Three Steps to Healthy Legs

If you suffer from tired, swollen, heavy, aching legs or itchiness, cramps, restless leg syndrome, lumps or bleeding during shaving, you may have varicose veins. We offer multiple treatment options for problematic veins around the calves, thighs, eyes, hands, nose, abdomen and pelvic areas.

Picture of Doctor discussing vein disease with patient

Varicose veins affect up to 30% of the American adult population, mostly in women but they can affect men as well. Age, heredity, pregnancy, occupation (standing or sitting) and genetics can increase the chances of varicose veins. Blood circulates to the legs through arteries and returns to the heart through veins. When you run or walk, the muscles surrounding the leg veins act as a pump to push the blood back toward the heart. The valves within the veins stops the blood from going backwards. If these valves are malfunctioning, they leak blood and increase pressure, like a backed up dam, the veins will weaken and bulge, causing them to become varicose veins.

Without proper treatment varicose veins can cause serious health problems:

  • Bleeding – Varicose veins can bleed after minor injury. Pressure, shaving close to the vein, a sandal strap rubbing on the vein or even a hard bump on the leg can cause bleeding.
  • Venous Stasis Dermatitis – Lower leg hemosiderin deposits can stain the skin brownish red.
  • Phlebitis – A very painful inflammation of the veins of the lower leg. This often leads to cellulitis and ulceration and breakdown of the skin.
  • Venous Ulcers – Over time the hemosiderin deposits create poor quality unhealthy skin. This discolored skin eventually breaks open and the resulting wound is called an ulcer.

Our 3 Step Guide to Healthy Legs


Picture of a vein specialist using an ultrasound to assess a patient's varicose veins

Larger varicose veins are usually easier to spot. However, determining where the vein originates from and the extent of the damage is more challenging. To do this, we conduct tests at our ACR (American College of Radiology) centers using a color duplex ultrasound scan, which checks for abnormalities and blood flow within the vein. We also use a Doppler ultrasound to create a map of the veins using sound waves, which shows blood flow and determines if the vein is refluxing.


We will discuss all options and create a personalized treatment plan for you. For some patients simply wearing compression stockings will fix the issue, while others may need a more involved treatment, such as:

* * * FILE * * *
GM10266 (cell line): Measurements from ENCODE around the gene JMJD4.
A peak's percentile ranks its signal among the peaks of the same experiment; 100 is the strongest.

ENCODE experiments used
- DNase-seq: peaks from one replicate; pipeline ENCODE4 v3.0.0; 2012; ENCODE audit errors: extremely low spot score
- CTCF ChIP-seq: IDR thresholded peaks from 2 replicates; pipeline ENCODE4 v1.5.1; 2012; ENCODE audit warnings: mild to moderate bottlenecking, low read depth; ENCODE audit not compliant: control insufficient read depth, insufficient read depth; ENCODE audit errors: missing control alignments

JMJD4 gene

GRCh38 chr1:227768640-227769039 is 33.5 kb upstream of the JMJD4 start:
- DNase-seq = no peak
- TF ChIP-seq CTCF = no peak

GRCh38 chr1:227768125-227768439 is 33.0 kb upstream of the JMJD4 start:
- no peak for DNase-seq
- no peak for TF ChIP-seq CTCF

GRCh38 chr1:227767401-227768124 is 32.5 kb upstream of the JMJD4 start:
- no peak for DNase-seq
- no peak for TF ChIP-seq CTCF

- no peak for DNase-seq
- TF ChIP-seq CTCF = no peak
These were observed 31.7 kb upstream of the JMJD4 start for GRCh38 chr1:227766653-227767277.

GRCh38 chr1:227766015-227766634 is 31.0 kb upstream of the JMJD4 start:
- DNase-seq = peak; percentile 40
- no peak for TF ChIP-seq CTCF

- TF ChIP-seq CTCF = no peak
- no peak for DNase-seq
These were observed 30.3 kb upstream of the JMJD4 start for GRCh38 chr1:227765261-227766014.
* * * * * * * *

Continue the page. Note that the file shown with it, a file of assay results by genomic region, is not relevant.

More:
• Sclerotherapy: These are micro injections that close the vein. The sclerotherapy liquid or foam is a safe, effective and popular treatment for veins around the hands, legs and face.
  • External Laser Therapy: This is a cosmetic treatment for spider veins. This laser removes broken capillaries on the legs, thighs, chest, hands and face.
  • Radiofrequency Ablation (endovenous laser treatment):  This effective treatment uses energy to heat the vein, causing it to close. This is a quick, safe, in-house treatment that provides minimal downtime and irritation. We encourage patients to resume normal activities immediately to increase blood flow. RF Ablation relieves inflammation, swelling and other symptoms and prevents discoloration and bulging veins.
Picture of healthy legs without visible veins


At the Advanced Vein Center, our varicose veins specialists use the most innovative technology to comfortably and safely treat veins. Treatments for varicose veins are performed by board-certified doctors and physicians specializing in vein health. Most vein procedures are covered by insurance.

Vein treatment is available near by, call today!


Treating Chronic Venous Insufficiency (CVI)

Chronic Venous Insufficiency, commonly referred to as CVI, is also called Chronic Venous Disease (CVD). Both terms refer to longstanding vein disease which causes nearly all conditions which affect the veins of the legs. These problems include varicose veins and spider veins. CVI is also responsible for the physical symptoms of achiness, swelling, heaviness, fatigue, cramping, and itching. Problems which aren’t normally associated with vein disease can also be caused by CVI. Notable examples include Restless Leg Syndrome (RLS) and chronic, non-healing leg ulcers.